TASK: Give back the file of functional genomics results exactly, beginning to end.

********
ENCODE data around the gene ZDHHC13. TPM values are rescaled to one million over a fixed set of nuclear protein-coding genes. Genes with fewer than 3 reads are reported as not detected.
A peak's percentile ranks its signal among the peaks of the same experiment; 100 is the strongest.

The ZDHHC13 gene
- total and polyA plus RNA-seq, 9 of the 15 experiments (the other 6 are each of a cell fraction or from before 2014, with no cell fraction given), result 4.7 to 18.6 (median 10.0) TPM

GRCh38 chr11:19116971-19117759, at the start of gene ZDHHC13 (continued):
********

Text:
ENCODE data around the gene ZDHHC13. TPM values are rescaled to one million over a fixed set of nuclear protein-coding genes. Genes with fewer than 3 reads are reported as not detected.
A peak's percentile ranks its signal among the peaks of the same experiment; 100 is the strongest.

The ZDHHC13 gene
- total and polyA plus RNA-seq, 9 of the 15 experiments (the other 6 are each of a cell fraction or from before 2014, with no cell fraction given), result 4.7 to 18.6 (median 10.0) TPM

GRCh38 chr11:19116971-19117759, at the start of gene ZDHHC13 (continued):